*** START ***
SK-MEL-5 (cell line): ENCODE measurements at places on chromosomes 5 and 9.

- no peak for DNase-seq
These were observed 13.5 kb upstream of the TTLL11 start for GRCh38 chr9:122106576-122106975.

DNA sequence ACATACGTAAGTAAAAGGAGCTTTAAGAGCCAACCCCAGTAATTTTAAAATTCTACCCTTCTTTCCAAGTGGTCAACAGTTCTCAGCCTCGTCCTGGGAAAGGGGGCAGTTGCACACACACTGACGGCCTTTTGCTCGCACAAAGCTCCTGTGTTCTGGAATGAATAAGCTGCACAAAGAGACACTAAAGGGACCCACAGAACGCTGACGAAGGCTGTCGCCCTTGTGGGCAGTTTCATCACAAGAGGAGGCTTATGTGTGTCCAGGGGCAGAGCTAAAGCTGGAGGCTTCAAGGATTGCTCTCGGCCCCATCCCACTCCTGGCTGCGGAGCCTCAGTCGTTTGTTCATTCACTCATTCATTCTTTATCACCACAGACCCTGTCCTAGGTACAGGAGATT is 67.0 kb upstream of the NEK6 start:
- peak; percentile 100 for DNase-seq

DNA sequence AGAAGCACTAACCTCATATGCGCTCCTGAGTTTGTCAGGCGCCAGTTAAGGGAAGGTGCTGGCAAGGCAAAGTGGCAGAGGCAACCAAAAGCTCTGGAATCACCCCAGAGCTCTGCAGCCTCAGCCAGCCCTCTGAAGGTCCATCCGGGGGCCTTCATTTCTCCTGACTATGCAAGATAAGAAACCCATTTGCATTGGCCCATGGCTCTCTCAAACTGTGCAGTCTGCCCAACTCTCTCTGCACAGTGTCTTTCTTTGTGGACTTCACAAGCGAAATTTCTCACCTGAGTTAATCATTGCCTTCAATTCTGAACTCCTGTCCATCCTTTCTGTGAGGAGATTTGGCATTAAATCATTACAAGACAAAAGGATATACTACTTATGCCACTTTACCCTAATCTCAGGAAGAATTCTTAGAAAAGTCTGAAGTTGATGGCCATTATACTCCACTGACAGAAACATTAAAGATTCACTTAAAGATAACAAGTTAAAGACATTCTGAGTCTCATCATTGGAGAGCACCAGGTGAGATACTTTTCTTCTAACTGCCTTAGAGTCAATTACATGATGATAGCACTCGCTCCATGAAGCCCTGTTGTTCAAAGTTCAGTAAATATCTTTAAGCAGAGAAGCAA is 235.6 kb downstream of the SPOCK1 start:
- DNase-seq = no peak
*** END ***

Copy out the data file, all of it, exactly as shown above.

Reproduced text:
SK-MEL-5 (cell line): ENCODE measurements at places on chromosomes 5 and 9.

- no peak for DNase-seq
These were observed 13.5 kb upstream of the TTLL11 start for GRCh38 chr9:122106576-122106975.

DNA sequence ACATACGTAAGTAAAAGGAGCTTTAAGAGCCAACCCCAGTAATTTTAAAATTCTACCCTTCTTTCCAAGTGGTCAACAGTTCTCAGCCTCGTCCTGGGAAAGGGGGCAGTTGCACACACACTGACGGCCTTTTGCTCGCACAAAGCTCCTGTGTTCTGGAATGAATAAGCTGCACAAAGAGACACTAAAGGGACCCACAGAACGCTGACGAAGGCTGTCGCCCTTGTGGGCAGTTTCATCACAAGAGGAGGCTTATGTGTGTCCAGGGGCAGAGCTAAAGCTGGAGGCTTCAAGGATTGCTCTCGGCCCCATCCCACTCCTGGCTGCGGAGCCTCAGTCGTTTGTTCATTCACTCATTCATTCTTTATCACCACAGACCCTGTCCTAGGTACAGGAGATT is 67.0 kb upstream of the NEK6 start:
- peak; percentile 100 for DNase-seq

DNA sequence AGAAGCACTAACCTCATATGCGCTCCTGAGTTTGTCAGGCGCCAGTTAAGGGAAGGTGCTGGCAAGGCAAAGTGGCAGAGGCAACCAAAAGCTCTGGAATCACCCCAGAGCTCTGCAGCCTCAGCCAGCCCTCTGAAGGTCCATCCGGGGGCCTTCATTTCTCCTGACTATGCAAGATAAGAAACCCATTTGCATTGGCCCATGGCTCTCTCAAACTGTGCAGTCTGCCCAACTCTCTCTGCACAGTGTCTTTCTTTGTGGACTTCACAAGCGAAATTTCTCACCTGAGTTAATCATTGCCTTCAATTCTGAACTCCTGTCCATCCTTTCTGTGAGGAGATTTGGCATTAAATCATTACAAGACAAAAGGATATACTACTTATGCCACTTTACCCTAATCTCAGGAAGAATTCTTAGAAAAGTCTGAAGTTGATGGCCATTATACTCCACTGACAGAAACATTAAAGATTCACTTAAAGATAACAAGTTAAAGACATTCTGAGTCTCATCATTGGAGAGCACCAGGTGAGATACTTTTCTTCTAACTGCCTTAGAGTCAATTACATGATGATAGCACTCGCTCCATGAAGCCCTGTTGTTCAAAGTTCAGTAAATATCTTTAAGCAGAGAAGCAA is 235.6 kb downstream of the SPOCK1 start:
- DNase-seq = no peak